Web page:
Two Wheels & Ricefields: A review
First published 4th August, 2012
Way back last century when it "re-opened" to tourism, travelling Vietnam by motorbike was one of the offbeat ways to explore the country. Then, a few years ago, the BBC's Top Gear programme did it and the sight of Jeremy Clarkson, Richard Hammond and James May vrooming down Vietnam's back roads did more for British tourism to Vietnam than anything short of free bia hoi would have.
The traveller-motorbiking scene exploded, and in the years that followed thousands of foreign travellers, many of them at least in part inspired by the BBC programme, headed to Vietnam to grab a scooter and ride it top to tail (or tail to top). It seems few though enjoyed the trip quite as much as Anthony Milotic and Elise Reeks did, as they've put together a very smart 120 page ebook that serves as an ideal planner for a motorbike trip in Vietnam.
Two Wheels & Ricefields is an easy to read and well laid out ebook that covers much of the information a "Vietnam-easy-rider-wannabe" is going to need to know. It starts off with some very clear, no BS facts. More than 7,000 fatalities and 7,000 injuries befall motorcyclists in Vietnam EVERY YEAR, and many insurance companies WILL NOT COVER YOU. So this isn't a rosy ride up the garden path; Milotic and Reeks are at pains to point out from the get go that you need to "be safe and ride at your own risk".
If you're brave enough to keep on reading, the book then guides you through some of the standard pre-departure briefing material -- etiquette, festivals, accommodation, food, weather and language. They also cover some of the issues surrounding the legalities of riding in Vietnam, where to get a license, permits and rego, and an overview of border crossings. It's all solid information -- much of which is probably in your guidebook (should you have one), but this is written with the motorcyclist in mind.
It's not till some 26 pages in that we get to the meat in this motorcycle sandwich -- rent or buy along with a swag of guidance regarding what you need to consider when you're looking at various bikes. Best of all there is a selection of pics of different types of bikes common in Vietnam, from the Minsk 125cc through to the Win 100/110cc, each with a short par describing who each bike is most appropriate for. This is very useful -- though we have to say the bikes in the pics are WAY shinier than anything we have ever seen in Vietnam!
This follows on with a section on what to look out for in a bike (assuming you are buying a secondhand bike). This will be obvious to an experienced biker, but for the novice, there are some very good points that will help you avoid buying a pile of junk.
Once you've got the bike, it's time to accessorise. Milotic and Reeks cover just about all the bases save fluffy dice; it's solid, good advice and again as with the earlier sections, this is of most use to the novice. We then move on to maintenance, motorbike safety tips and general advice pertinent to staying alive on the road -- thumbs up.
Just you and the road.
The guide next covers places of interest, where they traverse some of the most likely destinations a motorcycle tourist is going to find themselves. Information is rather brief, but this isn't pretending to be a guidebook -- rather it's suggesting which direction you should point your bike in. They follow this up with a section covering some "unforgettable rides" which, as with places of interest, is brief on details, but certainly enough to get your feet itching.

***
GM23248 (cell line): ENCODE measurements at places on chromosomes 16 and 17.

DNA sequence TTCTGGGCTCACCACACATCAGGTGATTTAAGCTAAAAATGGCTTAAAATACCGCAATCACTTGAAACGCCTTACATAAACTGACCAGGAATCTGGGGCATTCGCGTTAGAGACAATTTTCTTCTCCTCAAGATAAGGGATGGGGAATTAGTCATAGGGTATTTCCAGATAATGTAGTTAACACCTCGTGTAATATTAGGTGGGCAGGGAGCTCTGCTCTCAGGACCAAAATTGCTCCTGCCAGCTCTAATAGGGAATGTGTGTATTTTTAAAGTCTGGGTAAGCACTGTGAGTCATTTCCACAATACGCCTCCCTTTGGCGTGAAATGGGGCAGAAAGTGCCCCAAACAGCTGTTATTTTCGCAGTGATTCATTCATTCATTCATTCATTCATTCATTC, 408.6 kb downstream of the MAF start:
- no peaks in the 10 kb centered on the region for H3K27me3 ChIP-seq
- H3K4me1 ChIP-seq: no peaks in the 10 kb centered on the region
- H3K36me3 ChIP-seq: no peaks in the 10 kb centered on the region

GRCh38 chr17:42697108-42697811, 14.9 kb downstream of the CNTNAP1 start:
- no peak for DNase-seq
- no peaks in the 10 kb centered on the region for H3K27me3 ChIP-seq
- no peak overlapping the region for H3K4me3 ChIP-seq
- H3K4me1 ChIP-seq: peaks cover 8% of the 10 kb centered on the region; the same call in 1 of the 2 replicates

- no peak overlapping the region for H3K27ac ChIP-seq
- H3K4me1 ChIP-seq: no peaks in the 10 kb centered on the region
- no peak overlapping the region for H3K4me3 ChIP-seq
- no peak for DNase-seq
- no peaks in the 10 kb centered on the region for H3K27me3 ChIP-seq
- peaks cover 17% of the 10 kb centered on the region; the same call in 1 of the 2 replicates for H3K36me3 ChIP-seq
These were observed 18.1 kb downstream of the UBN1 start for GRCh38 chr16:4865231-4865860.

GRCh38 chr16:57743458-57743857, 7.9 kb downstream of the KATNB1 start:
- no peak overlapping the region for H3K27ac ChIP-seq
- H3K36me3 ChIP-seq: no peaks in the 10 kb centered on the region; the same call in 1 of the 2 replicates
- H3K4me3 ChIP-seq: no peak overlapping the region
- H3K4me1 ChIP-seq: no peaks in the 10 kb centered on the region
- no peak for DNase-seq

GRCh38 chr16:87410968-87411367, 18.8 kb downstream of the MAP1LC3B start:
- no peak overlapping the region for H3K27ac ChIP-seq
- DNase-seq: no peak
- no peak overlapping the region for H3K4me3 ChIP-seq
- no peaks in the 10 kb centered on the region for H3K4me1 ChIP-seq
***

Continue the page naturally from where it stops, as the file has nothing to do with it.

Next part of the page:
From here they move towards the conclusion with some handy tips regarding where to offload the motorbike at the end of your trip, with advice on different ways to sell it. The ebook rounds out with a kit list, some phrases, including the ever-useful "Can I just pay a fine?" and a bunch of coupons and links for further reading (thanks for the plug!).
Two Wheels & Ricefields does a good job of covering all the main bases that a first-time motorcyclist in Vietnam will be looking out for, but we do think that the destination section could have been more in depth. As Milotic and Reeks obviously discovered, Vietnam is great for biking, but more information on suggested routes, along with estimated time required to do a particular route, would really have added to the value of the guide. As would a map -- even for general illustrative purposes -- as a first-time visitor may have scant idea where Kon Tum or Buon Me Thout actually are when they're at their planning stage.
Get off the beaten track -- somewhere random in Yen Bai.
For the more experienced motorcyclist, most of what is in here SHOULD be common knowledge, but if motorbiking Vietnam is a brand new adventure for you, this guide is excellent value and we don't hesitate to recommend it -- and the coupons (should you use them all) will easily recoup the price of the guide -- it retails for US$17.
Thanks to Anthony and Elise for forwarding us a complimentary copy of the guide -- we've also bought a copy, meaning we've got two to give away. If you'd like a copy, we'll be giving away both in our newsletter next week, so sign up and you'll find out more on August 13.To learn more about the guide, or to contact Anthony & Elise, visit their website at Positive World Travel or see the page about the Vietnam motorbike guide.
Related readingBuying a touring motorbike in Vietnam
Doing the DMZ from Hue
How to do the Dien Bien Phu loop
Motorbike Vietnam's Central Highlands
The DMZ: Traveller tactical briefing
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